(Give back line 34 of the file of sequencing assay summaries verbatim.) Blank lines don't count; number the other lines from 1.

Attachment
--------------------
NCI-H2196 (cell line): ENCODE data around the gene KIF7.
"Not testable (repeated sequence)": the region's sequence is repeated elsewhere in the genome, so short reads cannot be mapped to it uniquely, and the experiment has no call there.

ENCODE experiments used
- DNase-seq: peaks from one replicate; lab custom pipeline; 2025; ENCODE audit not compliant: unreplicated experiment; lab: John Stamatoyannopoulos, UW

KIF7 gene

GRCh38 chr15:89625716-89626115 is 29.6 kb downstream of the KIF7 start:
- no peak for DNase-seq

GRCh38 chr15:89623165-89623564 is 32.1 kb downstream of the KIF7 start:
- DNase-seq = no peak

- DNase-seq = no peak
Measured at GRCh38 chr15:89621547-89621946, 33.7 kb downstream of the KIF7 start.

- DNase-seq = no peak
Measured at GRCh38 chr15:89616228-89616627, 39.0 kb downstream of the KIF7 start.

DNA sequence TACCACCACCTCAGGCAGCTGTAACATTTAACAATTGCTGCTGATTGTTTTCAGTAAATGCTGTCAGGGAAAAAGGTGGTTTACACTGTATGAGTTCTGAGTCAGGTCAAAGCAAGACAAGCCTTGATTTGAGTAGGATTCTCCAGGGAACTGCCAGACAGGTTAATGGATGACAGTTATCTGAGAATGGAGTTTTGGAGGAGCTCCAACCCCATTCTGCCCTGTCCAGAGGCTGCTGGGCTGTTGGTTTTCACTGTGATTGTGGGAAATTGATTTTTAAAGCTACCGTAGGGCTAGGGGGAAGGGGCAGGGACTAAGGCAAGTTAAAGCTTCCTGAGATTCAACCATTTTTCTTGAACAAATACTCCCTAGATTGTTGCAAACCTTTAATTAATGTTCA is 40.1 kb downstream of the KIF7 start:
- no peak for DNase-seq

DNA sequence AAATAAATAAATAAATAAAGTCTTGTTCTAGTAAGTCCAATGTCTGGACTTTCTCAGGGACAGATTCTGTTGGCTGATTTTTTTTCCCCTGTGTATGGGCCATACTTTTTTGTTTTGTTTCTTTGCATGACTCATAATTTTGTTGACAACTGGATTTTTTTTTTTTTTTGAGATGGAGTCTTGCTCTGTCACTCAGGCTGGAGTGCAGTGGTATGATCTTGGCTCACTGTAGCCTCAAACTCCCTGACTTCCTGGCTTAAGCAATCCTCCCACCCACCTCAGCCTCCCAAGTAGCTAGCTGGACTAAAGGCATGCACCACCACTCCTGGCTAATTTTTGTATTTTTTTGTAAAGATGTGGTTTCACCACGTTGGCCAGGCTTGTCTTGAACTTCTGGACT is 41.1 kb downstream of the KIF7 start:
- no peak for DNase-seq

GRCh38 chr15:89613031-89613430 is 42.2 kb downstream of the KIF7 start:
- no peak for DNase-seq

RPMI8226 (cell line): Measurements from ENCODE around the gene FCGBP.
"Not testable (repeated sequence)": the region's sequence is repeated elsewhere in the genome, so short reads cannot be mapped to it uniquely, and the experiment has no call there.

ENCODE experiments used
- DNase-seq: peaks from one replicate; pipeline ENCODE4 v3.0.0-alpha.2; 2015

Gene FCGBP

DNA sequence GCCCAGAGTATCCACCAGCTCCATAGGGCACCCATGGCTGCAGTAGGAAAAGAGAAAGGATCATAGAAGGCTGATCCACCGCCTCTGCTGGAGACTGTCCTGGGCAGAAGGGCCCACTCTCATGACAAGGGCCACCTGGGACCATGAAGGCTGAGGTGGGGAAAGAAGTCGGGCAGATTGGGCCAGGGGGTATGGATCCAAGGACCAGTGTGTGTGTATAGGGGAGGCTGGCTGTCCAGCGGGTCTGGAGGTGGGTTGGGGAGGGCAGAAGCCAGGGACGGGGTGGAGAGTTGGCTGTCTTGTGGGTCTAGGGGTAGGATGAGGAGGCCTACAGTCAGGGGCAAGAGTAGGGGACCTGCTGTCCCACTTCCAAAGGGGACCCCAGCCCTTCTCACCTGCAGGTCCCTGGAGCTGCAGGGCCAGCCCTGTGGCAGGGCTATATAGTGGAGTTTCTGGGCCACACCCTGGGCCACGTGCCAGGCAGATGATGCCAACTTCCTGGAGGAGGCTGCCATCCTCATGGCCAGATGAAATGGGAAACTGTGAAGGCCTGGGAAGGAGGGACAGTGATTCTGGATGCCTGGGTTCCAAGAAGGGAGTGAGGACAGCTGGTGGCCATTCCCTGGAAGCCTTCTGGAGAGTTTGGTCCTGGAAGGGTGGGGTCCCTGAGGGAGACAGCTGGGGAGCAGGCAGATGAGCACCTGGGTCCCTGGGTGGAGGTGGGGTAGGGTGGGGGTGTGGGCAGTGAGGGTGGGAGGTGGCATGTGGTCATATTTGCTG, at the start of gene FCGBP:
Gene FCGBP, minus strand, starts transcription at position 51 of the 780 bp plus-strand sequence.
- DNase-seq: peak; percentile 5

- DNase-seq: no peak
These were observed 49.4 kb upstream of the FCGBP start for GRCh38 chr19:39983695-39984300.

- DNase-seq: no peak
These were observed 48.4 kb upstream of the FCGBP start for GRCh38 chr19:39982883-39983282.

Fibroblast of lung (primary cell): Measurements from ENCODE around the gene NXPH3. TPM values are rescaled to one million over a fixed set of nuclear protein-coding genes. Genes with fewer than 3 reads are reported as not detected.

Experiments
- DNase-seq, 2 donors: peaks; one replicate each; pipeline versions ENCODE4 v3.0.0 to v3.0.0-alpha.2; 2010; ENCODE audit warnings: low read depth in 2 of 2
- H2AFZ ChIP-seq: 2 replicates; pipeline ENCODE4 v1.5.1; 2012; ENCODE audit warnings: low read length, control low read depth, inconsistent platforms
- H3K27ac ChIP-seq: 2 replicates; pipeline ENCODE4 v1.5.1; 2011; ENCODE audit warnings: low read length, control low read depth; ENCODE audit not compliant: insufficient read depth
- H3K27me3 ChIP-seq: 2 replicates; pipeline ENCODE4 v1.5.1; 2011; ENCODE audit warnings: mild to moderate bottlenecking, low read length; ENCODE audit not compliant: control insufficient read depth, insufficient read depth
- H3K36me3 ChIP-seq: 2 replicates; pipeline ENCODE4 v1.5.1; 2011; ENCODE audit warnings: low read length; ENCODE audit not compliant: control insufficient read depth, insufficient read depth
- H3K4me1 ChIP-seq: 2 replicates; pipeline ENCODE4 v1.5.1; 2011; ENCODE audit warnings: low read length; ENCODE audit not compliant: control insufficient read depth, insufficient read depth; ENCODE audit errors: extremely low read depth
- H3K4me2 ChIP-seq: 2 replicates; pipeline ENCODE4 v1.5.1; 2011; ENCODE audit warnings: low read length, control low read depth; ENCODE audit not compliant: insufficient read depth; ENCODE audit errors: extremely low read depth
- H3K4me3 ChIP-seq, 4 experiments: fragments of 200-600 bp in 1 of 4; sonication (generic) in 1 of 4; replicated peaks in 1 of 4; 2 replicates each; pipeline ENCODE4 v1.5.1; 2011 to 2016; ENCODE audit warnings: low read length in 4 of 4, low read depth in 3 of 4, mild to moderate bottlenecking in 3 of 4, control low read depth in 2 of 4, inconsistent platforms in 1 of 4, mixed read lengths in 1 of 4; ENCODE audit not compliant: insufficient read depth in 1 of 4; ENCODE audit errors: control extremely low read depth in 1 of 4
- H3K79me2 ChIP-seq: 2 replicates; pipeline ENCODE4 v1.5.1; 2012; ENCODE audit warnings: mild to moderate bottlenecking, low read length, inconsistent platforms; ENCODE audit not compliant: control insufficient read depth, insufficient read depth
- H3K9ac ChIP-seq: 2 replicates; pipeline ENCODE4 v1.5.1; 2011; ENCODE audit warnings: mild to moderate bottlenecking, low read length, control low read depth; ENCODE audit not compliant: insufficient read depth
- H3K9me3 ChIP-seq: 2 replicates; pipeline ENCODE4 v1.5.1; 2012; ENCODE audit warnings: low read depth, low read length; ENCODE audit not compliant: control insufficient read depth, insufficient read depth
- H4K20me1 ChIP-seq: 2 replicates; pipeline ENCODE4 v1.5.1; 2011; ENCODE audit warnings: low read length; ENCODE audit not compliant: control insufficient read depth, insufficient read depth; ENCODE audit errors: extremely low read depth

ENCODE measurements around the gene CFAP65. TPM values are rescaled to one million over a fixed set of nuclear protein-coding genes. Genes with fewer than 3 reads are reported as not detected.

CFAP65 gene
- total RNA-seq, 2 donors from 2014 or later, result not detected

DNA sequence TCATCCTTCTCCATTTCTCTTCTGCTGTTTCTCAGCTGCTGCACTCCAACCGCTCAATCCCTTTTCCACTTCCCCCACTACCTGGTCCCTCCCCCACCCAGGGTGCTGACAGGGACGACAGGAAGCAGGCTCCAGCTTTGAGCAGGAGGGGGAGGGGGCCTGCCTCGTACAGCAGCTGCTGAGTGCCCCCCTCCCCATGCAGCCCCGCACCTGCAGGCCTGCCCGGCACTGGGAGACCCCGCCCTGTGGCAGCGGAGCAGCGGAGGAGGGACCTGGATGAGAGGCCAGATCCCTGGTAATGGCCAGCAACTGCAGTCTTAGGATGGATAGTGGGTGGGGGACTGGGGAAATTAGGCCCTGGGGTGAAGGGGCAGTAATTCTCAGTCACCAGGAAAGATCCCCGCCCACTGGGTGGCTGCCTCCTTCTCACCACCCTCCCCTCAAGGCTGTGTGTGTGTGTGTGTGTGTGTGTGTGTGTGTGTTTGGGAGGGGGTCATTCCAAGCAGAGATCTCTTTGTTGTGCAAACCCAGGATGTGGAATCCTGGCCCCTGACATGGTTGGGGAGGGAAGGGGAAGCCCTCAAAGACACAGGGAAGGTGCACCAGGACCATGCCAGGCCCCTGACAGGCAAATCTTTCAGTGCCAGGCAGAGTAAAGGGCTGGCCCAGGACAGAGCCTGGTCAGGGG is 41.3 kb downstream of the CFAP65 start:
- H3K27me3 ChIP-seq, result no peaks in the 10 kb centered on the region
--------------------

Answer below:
- DNase-seq, 2 donors: peaks; one replicate each; pipeline versions ENCODE4 v3.0.0 to v3.0.0-alpha.2; 2010; ENCODE audit warnings: low read depth in 2 of 2